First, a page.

Making art accessible through VR

Most likely we can all agree that technology has (positively) changed the way how visitors experience a museum. Kelly Song from CNBC says that “Museums are looking at the best attendance they’ve ever had, thanks to the way technology is revolutionizing the consumption of art…It’s allowing visitors to experience art in a new way, while bringing exhibits to others that may never even set foot in the institution at all.” We have already looked at the different application possibilities of VR in museums – from VR as a part of an exhibition, VR for accessibility and preservation reasons or VR used to pursue an educational approach. We also highlighted the topic of technological applications in museums from an Augmented Reality perspective. Today we want to share with you a new and innovative project, making art accessible through VR – to anyone.

“The best use of digital is to not make you aware of the technology, but to make you aware of the art.” Jane Alexander, chief information officer, Cleveland Museum

 

Touching Masterpieces - making art accessible through VR

Touching Masterpieces – making art accessible through VR

Many of today’s VR systems approach the visual, auditory and haptic sense. So far, it has been difficult to find a solution to integrate smell and taste, even though there have been a few attempts. One company specialized on the haptic sense is NeuroDigital Technologies. They have been developing gloves that let the users feel VR. In a collaboration with the Leontinka Foundation and the National Gallery of Prague they have worked on the art exhibition Touching Masterpieces, aiming to let blind and visually impaired visitors to “see” museum objects. We have all came across the “Please do not touch” signs in museums. In order to protect valuable objects from any harm, they are often placed in a glass display. But the haptic sense is especially important for people who are blind or visually impaired. Therefore, three world famous sculptures – The Head of Nefertiti, Venus de Milo and David by Michelangelo –  were replicated in a virtual space and can now be touched. The special gloves that allow haptic feedback enable blind and visually impaired to touch and feel 3D models of the artwork. They can now “see” the famous sculptures. The haptic gloves are even so sensitive that different kinds of materials can be represented. Touching Masterpieces is “the first VR experience for the blind and visually impaired – not with a headset, but with a pair of gloves.”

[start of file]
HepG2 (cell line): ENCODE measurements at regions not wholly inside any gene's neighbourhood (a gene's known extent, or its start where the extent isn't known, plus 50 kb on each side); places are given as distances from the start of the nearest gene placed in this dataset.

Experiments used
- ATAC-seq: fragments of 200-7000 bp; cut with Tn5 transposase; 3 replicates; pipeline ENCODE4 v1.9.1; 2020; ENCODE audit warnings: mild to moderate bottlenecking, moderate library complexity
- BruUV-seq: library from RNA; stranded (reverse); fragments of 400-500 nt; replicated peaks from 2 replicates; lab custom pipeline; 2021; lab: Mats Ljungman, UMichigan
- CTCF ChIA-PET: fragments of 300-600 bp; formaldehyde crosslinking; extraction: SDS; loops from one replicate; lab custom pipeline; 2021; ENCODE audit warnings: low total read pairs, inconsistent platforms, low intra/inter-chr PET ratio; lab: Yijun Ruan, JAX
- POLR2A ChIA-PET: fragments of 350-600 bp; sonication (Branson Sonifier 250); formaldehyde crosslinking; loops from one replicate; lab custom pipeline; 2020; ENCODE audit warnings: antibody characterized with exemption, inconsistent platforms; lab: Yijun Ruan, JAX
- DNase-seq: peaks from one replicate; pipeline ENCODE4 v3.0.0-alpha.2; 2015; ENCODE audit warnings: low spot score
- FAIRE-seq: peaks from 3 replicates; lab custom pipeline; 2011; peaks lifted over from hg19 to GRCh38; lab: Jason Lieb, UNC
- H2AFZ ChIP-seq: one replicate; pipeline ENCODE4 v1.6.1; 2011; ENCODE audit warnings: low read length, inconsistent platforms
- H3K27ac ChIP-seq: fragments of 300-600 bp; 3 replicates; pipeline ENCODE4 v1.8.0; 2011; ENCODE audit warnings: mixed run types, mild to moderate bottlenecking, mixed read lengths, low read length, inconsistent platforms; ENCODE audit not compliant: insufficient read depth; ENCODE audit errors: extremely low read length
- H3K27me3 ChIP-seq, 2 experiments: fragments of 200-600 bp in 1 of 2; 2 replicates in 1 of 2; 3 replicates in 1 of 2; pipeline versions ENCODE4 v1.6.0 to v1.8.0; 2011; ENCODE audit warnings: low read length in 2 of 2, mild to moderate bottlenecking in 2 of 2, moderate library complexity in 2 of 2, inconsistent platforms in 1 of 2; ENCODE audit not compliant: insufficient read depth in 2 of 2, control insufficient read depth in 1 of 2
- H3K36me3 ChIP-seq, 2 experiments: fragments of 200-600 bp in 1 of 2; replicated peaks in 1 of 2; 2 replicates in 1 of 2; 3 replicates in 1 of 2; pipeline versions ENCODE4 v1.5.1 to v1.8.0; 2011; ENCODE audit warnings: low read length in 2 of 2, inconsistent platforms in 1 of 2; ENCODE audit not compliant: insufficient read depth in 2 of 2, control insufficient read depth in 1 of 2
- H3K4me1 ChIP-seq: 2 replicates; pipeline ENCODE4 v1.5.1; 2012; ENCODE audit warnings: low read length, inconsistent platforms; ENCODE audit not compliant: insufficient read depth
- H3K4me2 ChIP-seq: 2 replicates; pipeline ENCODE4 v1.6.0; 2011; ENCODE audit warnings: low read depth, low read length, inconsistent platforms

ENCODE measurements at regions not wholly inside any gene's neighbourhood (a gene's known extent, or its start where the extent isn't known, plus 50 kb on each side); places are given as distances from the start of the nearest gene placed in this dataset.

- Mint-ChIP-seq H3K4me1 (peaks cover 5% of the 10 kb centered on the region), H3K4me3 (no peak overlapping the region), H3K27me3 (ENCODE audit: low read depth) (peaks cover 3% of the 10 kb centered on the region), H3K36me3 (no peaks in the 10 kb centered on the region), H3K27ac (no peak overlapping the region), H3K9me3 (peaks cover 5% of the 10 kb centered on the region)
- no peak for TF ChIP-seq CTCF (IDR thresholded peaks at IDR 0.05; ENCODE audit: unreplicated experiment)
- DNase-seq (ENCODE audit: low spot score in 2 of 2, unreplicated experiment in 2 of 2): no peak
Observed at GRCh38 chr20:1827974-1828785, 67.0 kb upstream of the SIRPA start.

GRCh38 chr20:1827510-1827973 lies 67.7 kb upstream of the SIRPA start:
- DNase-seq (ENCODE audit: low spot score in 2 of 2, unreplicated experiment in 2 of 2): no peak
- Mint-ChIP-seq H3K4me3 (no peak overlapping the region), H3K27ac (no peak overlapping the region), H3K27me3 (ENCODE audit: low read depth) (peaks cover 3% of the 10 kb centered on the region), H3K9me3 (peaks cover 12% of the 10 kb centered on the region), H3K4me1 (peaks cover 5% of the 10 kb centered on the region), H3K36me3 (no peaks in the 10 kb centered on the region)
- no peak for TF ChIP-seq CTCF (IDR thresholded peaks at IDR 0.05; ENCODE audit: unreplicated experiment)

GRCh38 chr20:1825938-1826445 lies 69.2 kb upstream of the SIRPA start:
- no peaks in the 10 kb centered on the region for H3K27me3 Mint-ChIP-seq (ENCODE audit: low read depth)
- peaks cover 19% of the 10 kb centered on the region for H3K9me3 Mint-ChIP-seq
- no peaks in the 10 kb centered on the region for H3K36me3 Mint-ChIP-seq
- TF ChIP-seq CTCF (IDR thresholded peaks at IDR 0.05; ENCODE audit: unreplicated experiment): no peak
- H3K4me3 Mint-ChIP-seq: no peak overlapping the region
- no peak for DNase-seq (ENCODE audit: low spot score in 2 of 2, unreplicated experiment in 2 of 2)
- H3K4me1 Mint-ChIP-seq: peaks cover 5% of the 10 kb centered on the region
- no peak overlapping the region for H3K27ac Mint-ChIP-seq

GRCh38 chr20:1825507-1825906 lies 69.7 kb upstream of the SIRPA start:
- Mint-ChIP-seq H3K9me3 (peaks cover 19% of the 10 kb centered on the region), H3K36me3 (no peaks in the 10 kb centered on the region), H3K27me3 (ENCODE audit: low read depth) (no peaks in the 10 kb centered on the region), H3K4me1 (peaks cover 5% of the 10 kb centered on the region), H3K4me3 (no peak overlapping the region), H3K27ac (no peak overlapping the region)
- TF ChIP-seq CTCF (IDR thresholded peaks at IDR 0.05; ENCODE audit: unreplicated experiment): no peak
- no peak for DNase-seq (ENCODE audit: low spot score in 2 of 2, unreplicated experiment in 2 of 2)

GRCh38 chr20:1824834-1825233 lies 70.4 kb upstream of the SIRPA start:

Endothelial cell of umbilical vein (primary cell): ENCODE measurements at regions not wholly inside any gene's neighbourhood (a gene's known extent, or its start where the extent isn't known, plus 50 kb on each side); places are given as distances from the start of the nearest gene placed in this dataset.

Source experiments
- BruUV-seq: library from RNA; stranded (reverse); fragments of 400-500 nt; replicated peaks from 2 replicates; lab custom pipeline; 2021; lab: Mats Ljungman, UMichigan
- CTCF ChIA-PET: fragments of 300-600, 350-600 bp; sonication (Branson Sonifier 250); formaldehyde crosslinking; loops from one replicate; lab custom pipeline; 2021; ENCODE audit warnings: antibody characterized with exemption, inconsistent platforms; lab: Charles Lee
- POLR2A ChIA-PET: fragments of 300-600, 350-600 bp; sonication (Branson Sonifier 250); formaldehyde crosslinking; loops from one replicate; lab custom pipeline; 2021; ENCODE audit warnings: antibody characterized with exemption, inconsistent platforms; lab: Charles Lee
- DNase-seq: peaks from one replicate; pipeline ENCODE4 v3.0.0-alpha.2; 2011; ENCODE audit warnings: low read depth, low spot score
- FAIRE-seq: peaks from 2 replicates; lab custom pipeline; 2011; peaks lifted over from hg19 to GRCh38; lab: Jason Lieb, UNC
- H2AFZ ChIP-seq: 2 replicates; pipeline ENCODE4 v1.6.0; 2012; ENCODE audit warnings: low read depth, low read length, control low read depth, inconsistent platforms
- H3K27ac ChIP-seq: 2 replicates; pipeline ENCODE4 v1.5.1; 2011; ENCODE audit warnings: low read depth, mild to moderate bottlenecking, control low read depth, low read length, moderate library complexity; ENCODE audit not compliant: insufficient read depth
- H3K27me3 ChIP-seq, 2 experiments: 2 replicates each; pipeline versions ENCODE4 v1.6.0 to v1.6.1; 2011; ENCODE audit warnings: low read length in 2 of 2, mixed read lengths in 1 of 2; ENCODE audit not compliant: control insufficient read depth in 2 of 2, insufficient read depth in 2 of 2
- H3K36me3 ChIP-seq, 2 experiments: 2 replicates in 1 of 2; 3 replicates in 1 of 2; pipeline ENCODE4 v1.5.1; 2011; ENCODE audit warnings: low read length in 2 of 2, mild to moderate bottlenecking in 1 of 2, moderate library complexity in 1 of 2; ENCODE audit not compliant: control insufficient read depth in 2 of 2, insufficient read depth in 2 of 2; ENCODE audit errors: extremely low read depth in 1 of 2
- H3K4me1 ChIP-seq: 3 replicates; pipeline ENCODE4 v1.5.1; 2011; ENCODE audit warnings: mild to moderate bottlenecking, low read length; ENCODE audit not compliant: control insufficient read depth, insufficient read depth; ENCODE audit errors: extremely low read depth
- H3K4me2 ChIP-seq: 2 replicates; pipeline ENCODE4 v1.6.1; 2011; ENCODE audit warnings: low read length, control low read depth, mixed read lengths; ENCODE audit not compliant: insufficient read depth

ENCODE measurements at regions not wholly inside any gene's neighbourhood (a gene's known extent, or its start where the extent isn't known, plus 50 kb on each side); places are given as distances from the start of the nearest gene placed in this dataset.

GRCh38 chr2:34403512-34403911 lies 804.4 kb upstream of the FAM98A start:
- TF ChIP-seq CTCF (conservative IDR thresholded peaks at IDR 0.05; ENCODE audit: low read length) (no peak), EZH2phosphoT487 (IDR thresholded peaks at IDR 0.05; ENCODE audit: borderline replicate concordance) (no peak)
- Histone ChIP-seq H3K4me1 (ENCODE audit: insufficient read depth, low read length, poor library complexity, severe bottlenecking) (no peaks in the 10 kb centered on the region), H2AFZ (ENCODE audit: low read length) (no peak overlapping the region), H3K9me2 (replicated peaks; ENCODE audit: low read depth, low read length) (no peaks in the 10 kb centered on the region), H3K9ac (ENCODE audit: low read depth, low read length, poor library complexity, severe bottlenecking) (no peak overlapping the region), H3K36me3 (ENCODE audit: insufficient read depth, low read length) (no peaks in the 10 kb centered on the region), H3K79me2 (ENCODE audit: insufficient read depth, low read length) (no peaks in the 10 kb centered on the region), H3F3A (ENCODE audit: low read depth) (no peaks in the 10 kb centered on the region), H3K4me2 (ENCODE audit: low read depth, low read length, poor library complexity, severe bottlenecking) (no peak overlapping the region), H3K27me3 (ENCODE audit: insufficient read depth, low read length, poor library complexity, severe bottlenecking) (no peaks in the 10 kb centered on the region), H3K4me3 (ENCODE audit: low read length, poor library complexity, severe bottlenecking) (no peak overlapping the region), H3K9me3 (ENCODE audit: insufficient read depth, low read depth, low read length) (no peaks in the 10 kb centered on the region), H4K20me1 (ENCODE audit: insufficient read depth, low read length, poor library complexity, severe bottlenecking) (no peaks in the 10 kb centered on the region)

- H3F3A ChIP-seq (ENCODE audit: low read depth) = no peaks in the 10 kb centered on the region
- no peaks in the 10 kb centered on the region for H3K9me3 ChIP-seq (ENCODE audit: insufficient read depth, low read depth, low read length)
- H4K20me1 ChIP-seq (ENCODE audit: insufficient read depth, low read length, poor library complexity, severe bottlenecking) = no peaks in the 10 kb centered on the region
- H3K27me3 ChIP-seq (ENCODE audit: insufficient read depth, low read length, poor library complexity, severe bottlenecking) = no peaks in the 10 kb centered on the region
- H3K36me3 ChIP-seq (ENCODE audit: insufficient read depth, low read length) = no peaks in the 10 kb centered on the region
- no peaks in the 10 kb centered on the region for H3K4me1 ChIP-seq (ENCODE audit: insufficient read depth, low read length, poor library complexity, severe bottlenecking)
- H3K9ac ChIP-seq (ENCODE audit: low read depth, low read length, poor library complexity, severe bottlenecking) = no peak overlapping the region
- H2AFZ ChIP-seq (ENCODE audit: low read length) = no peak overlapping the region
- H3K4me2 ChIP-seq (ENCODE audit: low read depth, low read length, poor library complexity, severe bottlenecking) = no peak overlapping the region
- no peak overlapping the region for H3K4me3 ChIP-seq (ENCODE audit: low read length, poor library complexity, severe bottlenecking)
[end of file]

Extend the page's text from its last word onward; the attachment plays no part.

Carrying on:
Julia Beck

Julia Beck

Master Student at University of Applied Sciences Salzburg
Julia discovered her interest in the field of eTourism during her master program at UoAS Salzbug. She is fascinated how fast technology develops and finds its way to tourism. Julia wrote her master thesis on the topic of "Virtual Reality as a tool to trigger emotions in tourism marketing" and investigated the impact of VR with subjective as well as objective measurements.
Julia Beck

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About Julia Beck

Julia discovered her interest in the field of eTourism during her master program at UoAS Salzbug. She is fascinated how fast technology develops and finds its way to tourism. Julia wrote her master thesis on the topic of "Virtual Reality as a tool to trigger emotions in tourism marketing" and investigated the impact of VR with subjective as well as objective measurements.

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